In his ability to arrange sharp nails, scrubbing brushes and tennis balls as beautifully as a bouquet, Ernst raises the question—why do we love flowers? In rites of passage they are symbolic of a life cycle. Like the brides, lovers, mothers and grievers they are given to; they embody the blooming and withering and blooming and withering of life. The language of flowers, picked up in the florist slogans “more than words” and “say it with flowers”, makes flowers unlike any other inanimate objects, except maybe art. They are used to symbolise the abstract emotions that people have trouble expressing. 

The title of the exhibition Nothing (but flowers) suggests a certain empty sentimentality that can be bought too easily with flowers. They can convey too much for too little. Though Ernst’s work is made of “nothing”, the items in a household we would generally ignore, the detail and ingenuity of his work make them so much more than the average bouquet. Like the ephemeral symbolism of living flowers, these bits of junk that have been transformed—have had life and death. While a bouquet of nails and screws may seem more confronting and hostile then velvety rose petals, Ernst works asks us to consider what sort of messages underlie the emotionally loaded bunch of flowers. In his catalogue essay Ernst repeatedly apologises for his project. Ernst has accentuated certain sharp, angular and prickly features of flowers to suggest a subtext of ambivalence. 

Ernst likens his work to ‘a “gift” your cat drags in from the night, still beating with feathers and blood to your bedroom pillow’. Receiving flowers, though never admitted, may often be like the gift from the cat. It is a way of unloading something on someone; it asks the receiver to recognise, accept and be grateful for an object that symbolises the emotional state of the giver. Much like in all interactions with other people sometimes this is something we are glad to have received—we want to know about, we enjoy it or hope for it. For the giver, the flowers can be used to mask awkward feelings. A clean way of discharging obligations, sometimes by remote, without getting caught up in too much emotional junk. They are a quick solution to unloading a burden, demanding forgiveness, displaying easy care and affection and relieving the anxiety of bearing witness to an uncomfortable pain or sorrow.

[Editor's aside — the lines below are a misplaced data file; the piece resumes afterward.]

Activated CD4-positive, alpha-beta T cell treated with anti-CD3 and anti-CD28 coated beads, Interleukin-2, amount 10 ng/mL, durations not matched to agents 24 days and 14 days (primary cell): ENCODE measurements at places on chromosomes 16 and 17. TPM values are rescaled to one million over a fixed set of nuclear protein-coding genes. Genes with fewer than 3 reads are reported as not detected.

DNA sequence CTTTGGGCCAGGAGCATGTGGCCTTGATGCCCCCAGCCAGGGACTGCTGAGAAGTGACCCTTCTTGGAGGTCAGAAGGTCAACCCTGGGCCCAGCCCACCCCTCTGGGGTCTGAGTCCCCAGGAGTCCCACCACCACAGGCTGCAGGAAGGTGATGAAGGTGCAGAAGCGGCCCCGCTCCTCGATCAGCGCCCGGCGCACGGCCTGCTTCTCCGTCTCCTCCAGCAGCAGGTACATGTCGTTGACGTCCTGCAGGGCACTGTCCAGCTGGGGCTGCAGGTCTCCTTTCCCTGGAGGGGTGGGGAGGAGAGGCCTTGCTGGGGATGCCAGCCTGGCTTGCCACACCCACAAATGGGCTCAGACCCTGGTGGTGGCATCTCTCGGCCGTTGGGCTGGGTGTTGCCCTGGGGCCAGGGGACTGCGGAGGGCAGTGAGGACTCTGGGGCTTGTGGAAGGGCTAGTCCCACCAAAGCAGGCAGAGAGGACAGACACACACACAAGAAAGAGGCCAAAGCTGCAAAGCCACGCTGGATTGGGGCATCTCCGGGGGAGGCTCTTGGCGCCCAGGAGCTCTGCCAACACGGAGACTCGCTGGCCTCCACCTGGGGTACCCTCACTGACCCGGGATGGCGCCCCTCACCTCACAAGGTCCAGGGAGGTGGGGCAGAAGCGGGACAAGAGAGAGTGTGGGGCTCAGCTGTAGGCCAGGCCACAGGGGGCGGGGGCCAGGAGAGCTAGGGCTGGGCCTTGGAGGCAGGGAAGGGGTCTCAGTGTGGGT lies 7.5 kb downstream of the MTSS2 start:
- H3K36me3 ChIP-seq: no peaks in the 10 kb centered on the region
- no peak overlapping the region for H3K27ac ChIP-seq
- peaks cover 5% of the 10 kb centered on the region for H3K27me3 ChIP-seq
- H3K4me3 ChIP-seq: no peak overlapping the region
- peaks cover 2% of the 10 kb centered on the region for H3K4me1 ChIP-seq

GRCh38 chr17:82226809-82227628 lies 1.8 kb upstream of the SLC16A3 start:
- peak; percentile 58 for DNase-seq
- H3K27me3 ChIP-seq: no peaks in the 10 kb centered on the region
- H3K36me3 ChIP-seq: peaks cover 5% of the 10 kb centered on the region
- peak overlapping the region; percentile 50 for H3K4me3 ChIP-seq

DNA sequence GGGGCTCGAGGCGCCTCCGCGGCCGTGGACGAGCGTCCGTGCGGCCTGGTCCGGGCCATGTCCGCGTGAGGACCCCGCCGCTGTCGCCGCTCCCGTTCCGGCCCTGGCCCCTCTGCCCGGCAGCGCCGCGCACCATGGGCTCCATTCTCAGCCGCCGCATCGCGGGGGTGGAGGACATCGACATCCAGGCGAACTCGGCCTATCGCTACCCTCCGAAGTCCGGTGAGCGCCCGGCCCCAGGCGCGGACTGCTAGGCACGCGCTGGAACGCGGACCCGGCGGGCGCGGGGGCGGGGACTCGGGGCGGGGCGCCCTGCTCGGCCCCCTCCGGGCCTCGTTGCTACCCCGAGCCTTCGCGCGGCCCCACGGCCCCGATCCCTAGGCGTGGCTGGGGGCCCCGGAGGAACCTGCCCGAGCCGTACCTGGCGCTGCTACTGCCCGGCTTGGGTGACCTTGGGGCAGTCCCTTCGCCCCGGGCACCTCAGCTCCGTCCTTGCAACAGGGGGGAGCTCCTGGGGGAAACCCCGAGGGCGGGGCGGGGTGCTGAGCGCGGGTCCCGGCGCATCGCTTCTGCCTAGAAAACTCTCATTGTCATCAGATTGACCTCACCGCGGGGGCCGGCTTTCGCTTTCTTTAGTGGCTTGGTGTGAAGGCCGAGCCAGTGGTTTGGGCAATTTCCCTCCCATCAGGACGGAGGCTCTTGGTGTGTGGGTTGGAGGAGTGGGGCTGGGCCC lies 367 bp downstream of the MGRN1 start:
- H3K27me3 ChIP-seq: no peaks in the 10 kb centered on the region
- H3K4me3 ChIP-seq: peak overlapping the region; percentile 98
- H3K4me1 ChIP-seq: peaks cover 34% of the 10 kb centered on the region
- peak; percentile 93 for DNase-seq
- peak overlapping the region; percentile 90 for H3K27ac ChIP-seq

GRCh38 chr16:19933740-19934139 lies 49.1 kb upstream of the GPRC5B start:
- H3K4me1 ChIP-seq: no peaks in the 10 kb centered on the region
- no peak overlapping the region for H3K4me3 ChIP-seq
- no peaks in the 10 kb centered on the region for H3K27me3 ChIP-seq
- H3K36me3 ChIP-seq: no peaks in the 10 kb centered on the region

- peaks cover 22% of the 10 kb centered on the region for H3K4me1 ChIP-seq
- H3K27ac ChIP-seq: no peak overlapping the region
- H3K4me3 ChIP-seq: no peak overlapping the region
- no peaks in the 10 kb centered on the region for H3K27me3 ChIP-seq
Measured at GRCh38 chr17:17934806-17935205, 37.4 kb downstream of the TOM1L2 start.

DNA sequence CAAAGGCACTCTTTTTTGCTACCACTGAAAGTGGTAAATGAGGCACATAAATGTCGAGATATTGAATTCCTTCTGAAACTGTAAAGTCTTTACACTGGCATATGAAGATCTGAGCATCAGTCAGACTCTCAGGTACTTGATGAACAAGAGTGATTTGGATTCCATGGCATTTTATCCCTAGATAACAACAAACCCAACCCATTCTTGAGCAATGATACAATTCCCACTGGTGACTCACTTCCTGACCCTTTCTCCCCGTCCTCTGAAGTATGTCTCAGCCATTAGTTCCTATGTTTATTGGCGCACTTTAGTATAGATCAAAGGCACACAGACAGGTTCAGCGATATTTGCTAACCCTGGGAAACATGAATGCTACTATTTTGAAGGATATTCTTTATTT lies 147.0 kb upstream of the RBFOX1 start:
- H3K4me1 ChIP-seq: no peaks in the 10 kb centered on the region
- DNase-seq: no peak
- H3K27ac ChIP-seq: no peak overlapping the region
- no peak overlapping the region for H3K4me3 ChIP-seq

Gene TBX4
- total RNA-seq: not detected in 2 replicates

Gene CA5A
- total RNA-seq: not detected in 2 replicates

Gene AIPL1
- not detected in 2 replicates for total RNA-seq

Slavoj Žižek would like Ernst’s flowers. In The Perverts Guide to the Cinema Žižek describes flowers as “disgusting”, like a vagina dentata, that should ‘be forbidden to children’. Many of Ernst’s flowers, like the beer bottle tops with fake eyelash petals, evoke this sort of menacing interpretation of flowers that will lure you in like Venus Fly Traps only to devour you to fulfil their instinctual desires. As symbols of love and affection, flowers that devour seem synonymous with an idea of love as a hunger or yearning that needs to be fed.  It follows that in Žižek’s Enjoy your Symptom, Žižek writes that the lover seeks the beloved to fill a lack in himself. The beloved in order to resist objectification reciprocates with his own lack/desire. Žižek says ‘the two lacks can succeed and beget a new harmony’. The aggressive quality of some of the flowers in Ernst works evokes certain violence in the objectification of the beloved. The “be mine” demand, so liberally sugared in pop songs and Valentine cards, is often read simply as hyperbole for aching desire. In these works the demanding “be mine” sentiment comes at us in a jealous rage with jagged beer bottles and planks of wood. 

The “Nothing” of the title speaks of voids like they are growling stomachs and hollow gestures. These works show there can be duplicity in grand demonstrations of emotions. Maybe we like to unload our feelings of guilt or shame onto others while making it seem like we are doing something nice. Maybe we give a bouquet to force a person to think about us and not just fleetingly, but appreciatively and affectionately for the duration of the week that the flowers last. Sometimes, though, flowers are very nice. Ernst also seems to celebrate flowers through his affectionate studies. I once entertained a quick and silly idea where I would send flowers anonymously to people working in car parks all around the world—to make them happy. A friend advised me of the arrogance and narcissism of my Pollyanna plan. He suggested I would probably end up responsible for at least one car park attendant’s battering from a jealous spouse who refused to believe the flowers were from “nobody”. Ernst work celebrates the intricacies and complexities of the gifts we give. The too-easy statements conveyed with flowers can be used to mask and prettify ambivalent and confronting emotions.